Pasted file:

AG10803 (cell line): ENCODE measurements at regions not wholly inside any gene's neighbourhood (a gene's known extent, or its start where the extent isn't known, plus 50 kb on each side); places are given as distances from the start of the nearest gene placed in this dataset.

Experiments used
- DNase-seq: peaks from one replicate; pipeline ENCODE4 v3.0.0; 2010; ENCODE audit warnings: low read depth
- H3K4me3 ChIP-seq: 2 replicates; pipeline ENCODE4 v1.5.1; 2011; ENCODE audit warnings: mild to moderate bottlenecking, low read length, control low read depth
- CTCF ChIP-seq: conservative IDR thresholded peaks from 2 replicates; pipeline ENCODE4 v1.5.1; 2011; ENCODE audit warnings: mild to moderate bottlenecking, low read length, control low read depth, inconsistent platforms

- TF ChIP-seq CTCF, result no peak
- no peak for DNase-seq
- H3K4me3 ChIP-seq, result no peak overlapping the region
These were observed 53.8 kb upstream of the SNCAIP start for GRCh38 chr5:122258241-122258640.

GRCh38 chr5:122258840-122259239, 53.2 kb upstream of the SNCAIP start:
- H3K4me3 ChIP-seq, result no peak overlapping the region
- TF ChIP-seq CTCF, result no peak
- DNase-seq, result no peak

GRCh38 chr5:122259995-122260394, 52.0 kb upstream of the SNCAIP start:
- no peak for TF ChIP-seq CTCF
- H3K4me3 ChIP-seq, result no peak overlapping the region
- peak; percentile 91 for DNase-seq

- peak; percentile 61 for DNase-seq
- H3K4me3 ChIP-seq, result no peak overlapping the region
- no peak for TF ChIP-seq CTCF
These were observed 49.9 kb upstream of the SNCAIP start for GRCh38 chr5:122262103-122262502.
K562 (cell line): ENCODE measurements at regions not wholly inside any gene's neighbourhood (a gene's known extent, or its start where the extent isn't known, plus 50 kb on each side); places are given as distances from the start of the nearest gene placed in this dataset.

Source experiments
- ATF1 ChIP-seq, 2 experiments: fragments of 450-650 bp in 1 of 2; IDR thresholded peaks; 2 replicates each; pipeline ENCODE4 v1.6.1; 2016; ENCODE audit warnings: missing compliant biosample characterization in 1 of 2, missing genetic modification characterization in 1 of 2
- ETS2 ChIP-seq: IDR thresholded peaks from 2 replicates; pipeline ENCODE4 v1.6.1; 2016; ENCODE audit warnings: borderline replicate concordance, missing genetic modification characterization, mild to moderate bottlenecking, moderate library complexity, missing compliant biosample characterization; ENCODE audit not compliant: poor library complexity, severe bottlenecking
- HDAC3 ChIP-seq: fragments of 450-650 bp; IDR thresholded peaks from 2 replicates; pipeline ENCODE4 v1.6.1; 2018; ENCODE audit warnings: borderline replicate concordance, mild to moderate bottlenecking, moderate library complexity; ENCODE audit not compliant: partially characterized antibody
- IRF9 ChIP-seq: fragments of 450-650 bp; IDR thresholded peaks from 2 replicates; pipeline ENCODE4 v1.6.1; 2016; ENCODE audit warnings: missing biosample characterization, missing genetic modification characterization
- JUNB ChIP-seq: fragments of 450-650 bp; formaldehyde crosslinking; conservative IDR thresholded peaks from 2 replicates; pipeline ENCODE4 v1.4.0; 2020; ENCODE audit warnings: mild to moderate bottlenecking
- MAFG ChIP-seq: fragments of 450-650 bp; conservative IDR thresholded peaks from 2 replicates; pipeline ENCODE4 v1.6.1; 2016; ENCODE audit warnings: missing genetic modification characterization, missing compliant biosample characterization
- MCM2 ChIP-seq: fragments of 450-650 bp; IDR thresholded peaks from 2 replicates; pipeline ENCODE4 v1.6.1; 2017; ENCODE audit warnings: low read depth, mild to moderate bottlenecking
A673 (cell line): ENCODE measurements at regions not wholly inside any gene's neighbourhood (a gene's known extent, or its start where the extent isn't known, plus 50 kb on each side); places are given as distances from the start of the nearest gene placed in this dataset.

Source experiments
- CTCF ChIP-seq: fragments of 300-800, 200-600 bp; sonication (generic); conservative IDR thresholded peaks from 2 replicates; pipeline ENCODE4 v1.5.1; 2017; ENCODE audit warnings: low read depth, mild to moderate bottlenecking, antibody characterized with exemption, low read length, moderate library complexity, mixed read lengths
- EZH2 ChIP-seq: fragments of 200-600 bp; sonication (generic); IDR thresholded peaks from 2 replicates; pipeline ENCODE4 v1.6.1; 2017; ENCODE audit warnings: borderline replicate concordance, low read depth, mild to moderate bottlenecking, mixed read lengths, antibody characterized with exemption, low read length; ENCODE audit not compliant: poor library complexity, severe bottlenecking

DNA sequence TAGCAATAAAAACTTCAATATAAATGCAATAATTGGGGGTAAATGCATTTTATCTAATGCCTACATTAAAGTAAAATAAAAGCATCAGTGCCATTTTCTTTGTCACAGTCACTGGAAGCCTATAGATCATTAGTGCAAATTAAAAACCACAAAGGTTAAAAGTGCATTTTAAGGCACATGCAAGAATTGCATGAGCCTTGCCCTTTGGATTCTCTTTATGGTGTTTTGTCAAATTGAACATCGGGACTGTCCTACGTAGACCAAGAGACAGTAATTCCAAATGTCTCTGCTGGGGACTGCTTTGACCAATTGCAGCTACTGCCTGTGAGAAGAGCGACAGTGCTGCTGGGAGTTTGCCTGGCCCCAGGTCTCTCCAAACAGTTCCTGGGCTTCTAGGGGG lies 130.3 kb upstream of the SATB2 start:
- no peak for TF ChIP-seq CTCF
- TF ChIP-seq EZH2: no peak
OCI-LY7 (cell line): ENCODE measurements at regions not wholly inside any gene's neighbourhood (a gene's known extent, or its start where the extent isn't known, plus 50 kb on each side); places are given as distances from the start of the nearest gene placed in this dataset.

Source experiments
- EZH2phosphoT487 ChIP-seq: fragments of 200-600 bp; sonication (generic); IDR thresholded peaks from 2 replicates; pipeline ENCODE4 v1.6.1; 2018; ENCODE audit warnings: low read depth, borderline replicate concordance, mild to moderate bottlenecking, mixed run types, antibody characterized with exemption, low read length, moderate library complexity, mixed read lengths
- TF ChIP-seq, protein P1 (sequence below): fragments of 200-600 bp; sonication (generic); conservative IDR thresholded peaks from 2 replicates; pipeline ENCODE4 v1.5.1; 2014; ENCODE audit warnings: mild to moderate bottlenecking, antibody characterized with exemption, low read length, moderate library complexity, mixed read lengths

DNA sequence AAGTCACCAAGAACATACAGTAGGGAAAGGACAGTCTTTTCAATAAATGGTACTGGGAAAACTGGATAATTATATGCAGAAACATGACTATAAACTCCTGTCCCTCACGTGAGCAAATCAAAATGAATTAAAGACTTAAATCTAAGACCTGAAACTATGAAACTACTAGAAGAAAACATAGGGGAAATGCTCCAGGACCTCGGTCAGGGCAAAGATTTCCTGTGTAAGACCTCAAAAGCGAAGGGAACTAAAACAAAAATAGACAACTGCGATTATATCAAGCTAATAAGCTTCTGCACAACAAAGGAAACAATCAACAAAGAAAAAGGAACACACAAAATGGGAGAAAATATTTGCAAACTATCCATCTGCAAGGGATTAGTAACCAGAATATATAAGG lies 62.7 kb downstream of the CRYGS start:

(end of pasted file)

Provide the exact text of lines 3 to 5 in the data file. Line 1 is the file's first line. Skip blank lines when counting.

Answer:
- DNase-seq: peaks from one replicate; pipeline ENCODE4 v3.0.0; 2010; ENCODE audit warnings: low read depth
- H3K4me3 ChIP-seq: 2 replicates; pipeline ENCODE4 v1.5.1; 2011; ENCODE audit warnings: mild to moderate bottlenecking, low read length, control low read depth
- CTCF ChIP-seq: conservative IDR thresholded peaks from 2 replicates; pipeline ENCODE4 v1.5.1; 2011; ENCODE audit warnings: mild to moderate bottlenecking, low read length, control low read depth, inconsistent platforms